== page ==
Ten top tips for PIN security

In our first blog on PINs we looked at the most common combinations and why choosing a good PIN is in your own interest. We now focus on choosing the right PINs and keeping them safe.

It should be obvious that the most commonly used PIN patterns should be avoided (as should the least common ones now they have been published!) The more random the PIN pattern the better it will be. This is all well and good but you still have to remember it.

Here are our best tips for good PIN security:

Top Tip 1  Don’t write your PIN down and leave it in the same place as the item it is protecting. For example, don’t try and “disguise” your credit card PIN somewhere in your wallet which is where the card is located. The bad guys have seen most of these tricks before and know what to look for. A better idea would be to put a random 4-digit number in your wallet – they may use up one of their free guesses (sneaky eh?)

Top Tip 2 Keep a list of your PINs at home in a safe place. Start a password/PIN book and record all your PINs and passwords. To be doubly safe, don’t write the PIN down in full, give yourself a hint. For example, you may decide to change your PIN to the last 4 digits of an old telephone number. Instead of writing the PIN down, just write “the old tel number” For tips on storing passwords see our recent blog article ‘How to create strong, memorable passwords that are difficult to crack’.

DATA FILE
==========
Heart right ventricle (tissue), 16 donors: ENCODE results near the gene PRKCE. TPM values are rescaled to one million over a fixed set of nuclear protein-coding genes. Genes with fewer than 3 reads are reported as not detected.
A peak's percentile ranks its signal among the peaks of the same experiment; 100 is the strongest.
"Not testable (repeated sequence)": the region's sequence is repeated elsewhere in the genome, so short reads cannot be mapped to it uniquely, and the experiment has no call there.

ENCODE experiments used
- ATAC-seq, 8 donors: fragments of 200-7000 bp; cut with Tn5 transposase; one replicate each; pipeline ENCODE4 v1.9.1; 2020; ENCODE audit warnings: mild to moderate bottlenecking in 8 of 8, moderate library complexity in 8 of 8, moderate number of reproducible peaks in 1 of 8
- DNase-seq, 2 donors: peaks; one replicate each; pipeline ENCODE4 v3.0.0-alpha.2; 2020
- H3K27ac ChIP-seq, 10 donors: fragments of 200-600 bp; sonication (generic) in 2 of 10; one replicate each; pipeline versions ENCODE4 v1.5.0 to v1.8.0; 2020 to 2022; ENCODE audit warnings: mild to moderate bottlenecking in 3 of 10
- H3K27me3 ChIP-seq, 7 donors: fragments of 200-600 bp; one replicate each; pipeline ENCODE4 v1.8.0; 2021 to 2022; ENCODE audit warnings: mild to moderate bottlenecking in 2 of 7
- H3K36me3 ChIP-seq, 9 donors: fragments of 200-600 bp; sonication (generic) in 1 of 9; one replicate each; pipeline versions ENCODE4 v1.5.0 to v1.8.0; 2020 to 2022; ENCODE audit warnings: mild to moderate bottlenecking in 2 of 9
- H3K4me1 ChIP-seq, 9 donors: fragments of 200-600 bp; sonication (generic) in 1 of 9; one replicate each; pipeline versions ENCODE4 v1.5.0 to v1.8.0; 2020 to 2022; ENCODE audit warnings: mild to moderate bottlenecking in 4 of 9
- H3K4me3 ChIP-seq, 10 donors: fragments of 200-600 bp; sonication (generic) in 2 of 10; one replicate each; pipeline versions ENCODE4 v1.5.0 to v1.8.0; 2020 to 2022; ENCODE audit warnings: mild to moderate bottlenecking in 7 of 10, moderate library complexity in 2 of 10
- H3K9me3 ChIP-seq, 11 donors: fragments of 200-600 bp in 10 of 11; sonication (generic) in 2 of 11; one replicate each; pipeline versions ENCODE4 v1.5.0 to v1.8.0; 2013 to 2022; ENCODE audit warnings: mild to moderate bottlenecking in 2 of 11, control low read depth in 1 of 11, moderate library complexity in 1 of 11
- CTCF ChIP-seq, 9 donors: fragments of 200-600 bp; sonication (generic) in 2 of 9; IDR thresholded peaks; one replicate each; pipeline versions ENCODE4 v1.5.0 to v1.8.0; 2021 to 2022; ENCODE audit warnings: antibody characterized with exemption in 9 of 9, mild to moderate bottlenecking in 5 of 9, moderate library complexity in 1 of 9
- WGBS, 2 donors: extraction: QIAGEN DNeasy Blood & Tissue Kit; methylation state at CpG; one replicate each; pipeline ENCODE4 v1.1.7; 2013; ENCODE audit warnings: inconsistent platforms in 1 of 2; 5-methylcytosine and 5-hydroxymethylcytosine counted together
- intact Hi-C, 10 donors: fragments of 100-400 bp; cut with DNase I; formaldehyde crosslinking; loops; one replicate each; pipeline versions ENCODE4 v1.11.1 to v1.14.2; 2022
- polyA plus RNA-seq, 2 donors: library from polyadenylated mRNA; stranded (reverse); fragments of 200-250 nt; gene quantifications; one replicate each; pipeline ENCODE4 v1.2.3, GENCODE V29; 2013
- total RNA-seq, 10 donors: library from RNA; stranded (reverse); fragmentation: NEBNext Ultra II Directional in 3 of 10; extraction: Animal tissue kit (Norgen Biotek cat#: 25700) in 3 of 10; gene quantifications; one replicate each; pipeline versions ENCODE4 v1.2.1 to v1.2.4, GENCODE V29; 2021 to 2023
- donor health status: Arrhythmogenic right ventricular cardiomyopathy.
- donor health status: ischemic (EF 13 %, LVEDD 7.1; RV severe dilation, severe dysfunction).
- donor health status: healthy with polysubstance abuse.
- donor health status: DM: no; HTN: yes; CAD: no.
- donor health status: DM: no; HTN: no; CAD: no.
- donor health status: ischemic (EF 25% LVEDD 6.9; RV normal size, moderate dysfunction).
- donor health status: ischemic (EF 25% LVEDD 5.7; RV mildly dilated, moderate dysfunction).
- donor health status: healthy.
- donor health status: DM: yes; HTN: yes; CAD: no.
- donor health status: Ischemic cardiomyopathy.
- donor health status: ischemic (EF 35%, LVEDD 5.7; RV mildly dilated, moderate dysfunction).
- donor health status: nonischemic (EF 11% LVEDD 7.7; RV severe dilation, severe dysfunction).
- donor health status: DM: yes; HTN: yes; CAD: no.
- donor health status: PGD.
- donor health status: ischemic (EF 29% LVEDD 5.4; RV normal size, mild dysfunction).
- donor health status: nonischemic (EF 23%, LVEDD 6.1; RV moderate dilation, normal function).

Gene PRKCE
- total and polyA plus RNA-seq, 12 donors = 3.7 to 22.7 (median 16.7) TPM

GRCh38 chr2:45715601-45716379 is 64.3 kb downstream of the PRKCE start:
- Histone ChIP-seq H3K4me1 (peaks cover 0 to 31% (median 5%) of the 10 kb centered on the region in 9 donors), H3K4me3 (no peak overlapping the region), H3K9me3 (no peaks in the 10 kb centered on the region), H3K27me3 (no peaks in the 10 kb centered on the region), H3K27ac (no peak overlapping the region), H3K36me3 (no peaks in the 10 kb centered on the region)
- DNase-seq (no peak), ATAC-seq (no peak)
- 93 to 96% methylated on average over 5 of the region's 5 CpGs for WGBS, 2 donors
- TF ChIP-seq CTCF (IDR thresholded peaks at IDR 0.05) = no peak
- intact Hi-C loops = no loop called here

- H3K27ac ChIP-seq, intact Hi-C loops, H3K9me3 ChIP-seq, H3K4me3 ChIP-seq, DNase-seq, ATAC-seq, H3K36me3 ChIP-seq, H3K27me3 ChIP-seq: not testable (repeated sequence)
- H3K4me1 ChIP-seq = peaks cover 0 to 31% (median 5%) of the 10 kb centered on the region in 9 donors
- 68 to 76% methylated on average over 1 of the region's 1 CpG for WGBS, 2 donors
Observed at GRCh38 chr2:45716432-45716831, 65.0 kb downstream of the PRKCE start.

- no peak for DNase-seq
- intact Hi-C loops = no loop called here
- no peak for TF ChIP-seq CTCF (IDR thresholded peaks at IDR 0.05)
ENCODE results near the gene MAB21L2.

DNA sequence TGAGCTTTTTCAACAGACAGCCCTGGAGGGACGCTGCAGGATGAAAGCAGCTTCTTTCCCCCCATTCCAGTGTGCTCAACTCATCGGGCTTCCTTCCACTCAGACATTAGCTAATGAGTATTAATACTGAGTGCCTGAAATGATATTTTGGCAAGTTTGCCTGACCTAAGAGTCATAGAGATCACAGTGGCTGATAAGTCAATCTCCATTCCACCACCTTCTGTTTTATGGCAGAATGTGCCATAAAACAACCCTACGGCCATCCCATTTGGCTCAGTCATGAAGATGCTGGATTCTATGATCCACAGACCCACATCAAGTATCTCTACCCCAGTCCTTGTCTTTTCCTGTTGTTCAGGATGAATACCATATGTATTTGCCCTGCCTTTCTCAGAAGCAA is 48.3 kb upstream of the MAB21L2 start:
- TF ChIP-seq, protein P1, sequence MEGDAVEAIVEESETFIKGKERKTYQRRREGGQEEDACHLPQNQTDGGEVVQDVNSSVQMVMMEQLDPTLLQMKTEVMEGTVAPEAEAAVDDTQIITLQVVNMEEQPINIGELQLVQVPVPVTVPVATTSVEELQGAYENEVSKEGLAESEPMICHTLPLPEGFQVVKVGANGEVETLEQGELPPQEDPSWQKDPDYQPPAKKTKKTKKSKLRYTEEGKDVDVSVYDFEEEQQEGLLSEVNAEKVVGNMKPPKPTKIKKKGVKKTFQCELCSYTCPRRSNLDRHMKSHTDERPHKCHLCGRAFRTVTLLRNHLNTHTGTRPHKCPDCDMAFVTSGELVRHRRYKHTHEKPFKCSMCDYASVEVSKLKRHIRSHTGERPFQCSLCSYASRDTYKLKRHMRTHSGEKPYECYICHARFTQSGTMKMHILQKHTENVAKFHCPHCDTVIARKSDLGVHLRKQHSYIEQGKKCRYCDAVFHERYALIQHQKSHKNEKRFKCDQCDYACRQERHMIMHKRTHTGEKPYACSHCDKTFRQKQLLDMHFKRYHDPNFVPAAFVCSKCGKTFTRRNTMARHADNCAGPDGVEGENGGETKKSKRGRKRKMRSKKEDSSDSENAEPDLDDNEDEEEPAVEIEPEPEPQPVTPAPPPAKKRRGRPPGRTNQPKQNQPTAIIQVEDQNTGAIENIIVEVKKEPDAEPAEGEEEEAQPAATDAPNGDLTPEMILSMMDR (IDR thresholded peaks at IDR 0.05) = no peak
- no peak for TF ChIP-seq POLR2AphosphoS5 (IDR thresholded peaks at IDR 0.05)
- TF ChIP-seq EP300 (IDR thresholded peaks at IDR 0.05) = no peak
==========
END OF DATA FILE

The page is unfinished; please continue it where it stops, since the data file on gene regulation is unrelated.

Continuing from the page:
Top Tip 3  Choose a good PIN (random to anyone else but you) and stick with it. Unlike passwords, it is not generally considered necessary to keep changing PINs as any compromise is likely to be more immediately noticeable.

Top Tip 4 Don’t use the same PIN for multiple devices. It is like the old proverb of not putting all your eggs in one basket – you don’t want everything compromised should one PIN become known.

Top Tip 5 Be careful when entering PIN numbers. The most common way a PIN is compromised is through bad guys watching PIN entries. This could be at a bar, ATM or in a shop. Ensure you cover up the keypad so that no one can see what PIN you enter and be aware of your surroundings and who may be watching. Once the bad guys are confident they know your PIN you will quickly become the target – avoid this at all costs.

Top Tip 6 Never divulge your debit/credit card PIN to anyone. The banks will never ask for your PIN over the phone.

Top Tip 7 Don’t use birthdays or memorable dates for a PIN. When the bad guys are looking for information about you, they target dates of birth, wedding, anniversaries etc because they know they are memorable to you and therefore likely to be used as a PIN. This increases their chance of success in the PIN guessing game.

Top Tip 8 Don’t use any number sequence that is printed on a debit/credit card to formulate the PIN for that card. Things like one of the 4-digit groups as the PIN may appear attractive but is best avoided.

Top Tip 9 Be aware of keypads where the same PIN has exclusively entered – the pad may become worn or show some indication of what the 4 numbers that make up the PIN. Smudge marks on a smartphone to unlock it and fingerprints on a house alarm are just two examples.

Top Tip 10 If you think your PIN may have been compromised, change it as soon as you can. Don’t wait until you know for definite – do it now!

Article by Paddy Keating, Director/Government Service Manager at Ascentor.

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